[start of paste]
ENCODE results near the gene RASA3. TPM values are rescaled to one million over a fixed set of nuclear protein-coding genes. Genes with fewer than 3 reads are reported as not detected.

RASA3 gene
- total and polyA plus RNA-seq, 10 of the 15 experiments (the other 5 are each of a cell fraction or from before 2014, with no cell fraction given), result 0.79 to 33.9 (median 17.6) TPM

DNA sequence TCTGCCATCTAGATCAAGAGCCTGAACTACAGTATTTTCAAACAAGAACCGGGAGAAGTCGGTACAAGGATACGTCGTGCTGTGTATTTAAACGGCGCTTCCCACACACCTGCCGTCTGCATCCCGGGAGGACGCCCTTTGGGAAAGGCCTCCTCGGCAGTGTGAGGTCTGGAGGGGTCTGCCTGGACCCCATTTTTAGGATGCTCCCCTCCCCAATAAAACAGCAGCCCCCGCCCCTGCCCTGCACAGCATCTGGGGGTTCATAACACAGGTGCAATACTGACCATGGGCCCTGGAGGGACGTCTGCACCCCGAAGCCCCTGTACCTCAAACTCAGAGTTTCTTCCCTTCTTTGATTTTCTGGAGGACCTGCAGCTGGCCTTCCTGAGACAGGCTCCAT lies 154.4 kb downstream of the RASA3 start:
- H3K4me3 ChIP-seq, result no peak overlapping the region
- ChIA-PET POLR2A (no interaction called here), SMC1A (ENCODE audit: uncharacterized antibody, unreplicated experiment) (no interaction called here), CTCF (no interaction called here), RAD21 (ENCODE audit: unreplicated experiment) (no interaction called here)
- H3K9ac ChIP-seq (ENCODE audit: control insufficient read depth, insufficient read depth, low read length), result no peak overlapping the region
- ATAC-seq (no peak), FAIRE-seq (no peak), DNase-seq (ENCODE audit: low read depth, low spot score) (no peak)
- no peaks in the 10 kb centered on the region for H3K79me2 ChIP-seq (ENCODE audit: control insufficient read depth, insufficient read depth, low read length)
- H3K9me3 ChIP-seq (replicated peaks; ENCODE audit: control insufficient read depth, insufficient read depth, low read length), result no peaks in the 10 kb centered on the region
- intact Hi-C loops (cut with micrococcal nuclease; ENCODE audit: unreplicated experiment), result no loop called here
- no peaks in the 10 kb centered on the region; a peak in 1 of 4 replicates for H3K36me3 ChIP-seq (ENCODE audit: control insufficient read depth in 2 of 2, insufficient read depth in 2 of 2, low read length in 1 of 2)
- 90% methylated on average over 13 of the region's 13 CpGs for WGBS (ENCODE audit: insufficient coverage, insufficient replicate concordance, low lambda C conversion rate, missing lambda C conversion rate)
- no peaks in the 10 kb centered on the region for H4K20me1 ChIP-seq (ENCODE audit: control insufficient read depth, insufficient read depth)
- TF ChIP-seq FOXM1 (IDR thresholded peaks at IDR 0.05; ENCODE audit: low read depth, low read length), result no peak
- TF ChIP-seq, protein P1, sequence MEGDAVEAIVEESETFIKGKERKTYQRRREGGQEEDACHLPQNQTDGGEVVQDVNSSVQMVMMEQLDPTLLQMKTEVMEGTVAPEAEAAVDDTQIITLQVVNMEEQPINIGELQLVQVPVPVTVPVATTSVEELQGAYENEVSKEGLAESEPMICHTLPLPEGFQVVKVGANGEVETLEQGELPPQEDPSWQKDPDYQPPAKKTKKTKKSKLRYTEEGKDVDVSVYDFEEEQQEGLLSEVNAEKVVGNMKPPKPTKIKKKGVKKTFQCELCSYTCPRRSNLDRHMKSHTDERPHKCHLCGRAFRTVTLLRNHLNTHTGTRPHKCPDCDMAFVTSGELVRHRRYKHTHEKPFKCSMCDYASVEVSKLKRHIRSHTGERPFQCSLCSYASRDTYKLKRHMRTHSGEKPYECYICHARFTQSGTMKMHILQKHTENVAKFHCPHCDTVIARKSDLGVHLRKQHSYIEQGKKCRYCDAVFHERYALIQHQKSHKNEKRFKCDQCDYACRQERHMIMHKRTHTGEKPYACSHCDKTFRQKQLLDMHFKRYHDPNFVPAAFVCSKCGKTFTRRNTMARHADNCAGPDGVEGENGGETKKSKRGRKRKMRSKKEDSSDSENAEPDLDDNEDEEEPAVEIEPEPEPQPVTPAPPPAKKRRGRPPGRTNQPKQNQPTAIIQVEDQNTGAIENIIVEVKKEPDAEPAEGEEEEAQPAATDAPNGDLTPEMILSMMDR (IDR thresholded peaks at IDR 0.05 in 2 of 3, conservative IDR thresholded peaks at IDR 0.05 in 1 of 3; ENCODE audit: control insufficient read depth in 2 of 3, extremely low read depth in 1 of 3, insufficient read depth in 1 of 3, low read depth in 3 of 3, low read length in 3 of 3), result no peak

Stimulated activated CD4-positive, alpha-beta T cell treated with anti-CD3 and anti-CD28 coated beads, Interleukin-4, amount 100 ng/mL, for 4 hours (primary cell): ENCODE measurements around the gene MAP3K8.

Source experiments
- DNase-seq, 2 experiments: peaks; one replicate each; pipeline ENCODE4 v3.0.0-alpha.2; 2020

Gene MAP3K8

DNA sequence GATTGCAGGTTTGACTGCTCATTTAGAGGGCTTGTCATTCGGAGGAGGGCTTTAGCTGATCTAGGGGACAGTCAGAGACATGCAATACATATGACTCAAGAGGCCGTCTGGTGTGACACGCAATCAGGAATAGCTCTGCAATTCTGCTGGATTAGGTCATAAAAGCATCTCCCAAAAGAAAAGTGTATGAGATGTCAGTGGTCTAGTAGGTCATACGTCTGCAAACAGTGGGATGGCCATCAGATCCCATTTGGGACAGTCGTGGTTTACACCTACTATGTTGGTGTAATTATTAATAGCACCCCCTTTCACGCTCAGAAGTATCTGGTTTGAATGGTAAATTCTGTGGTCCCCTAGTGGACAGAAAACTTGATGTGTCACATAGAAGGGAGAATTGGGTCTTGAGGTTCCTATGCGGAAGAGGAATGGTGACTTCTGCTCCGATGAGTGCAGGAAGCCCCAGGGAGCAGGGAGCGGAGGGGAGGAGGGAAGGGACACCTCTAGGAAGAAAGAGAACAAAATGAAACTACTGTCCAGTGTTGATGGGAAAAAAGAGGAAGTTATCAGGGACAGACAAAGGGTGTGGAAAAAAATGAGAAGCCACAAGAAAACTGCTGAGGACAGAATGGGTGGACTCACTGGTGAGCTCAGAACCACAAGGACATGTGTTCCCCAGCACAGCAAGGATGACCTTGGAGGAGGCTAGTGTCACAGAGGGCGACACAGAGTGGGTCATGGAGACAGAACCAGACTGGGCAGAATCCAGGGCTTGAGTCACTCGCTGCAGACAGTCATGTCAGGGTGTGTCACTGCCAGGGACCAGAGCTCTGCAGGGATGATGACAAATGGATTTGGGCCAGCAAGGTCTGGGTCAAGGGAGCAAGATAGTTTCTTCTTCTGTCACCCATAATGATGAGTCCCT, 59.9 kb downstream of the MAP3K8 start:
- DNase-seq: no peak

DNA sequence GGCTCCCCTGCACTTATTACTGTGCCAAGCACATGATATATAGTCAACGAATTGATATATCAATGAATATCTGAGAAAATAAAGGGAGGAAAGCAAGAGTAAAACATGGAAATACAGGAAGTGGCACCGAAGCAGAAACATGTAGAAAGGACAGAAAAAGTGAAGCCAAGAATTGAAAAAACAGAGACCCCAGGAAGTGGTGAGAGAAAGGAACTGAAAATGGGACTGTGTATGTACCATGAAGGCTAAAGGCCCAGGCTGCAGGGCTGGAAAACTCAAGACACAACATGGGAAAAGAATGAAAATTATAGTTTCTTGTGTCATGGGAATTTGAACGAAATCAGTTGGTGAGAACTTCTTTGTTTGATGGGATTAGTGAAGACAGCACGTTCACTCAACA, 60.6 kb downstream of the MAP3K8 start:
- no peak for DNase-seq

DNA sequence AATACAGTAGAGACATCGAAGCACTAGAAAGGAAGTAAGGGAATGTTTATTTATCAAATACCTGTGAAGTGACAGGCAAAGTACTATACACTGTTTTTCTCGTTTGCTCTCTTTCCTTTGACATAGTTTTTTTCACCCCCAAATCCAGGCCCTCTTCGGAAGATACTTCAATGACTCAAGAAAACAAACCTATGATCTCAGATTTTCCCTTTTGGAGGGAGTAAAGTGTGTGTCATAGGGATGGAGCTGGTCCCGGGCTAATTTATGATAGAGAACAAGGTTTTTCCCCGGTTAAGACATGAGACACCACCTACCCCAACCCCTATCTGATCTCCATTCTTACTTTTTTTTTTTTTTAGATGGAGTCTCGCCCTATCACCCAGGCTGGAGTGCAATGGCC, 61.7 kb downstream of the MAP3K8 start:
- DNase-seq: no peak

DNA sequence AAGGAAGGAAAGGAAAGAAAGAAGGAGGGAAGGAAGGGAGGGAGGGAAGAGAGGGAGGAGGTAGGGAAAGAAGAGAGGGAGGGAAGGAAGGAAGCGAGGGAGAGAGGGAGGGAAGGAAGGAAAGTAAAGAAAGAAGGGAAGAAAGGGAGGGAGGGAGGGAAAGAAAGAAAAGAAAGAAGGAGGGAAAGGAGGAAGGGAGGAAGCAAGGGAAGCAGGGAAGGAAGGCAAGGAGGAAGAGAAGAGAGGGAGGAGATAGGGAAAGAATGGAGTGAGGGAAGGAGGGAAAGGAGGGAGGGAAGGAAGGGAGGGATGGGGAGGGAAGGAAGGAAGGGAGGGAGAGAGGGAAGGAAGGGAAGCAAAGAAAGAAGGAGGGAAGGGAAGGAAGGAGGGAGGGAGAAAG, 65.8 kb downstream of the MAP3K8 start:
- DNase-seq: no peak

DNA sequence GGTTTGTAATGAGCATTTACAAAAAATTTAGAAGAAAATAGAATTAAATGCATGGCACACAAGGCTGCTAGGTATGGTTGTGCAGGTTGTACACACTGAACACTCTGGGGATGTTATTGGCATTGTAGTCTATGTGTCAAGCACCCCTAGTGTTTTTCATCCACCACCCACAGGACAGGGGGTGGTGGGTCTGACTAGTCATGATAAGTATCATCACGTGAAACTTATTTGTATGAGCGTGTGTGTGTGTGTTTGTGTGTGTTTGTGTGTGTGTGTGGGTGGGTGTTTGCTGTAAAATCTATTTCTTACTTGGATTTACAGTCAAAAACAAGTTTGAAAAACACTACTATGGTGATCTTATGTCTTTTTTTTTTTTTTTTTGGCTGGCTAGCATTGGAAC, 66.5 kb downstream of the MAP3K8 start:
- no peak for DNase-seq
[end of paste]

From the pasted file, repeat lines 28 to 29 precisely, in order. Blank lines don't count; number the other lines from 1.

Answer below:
- DNase-seq: no peak

DNA sequence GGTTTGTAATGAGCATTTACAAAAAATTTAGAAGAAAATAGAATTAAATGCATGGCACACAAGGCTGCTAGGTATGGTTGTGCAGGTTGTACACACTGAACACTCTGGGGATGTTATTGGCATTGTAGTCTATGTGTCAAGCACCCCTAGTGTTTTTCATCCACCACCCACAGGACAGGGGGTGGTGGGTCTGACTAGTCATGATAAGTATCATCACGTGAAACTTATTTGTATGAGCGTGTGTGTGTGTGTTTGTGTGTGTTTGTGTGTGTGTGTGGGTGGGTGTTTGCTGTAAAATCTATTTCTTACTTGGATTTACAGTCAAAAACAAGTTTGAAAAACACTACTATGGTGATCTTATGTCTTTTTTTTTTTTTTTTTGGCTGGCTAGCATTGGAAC, 66.5 kb downstream of the MAP3K8 start: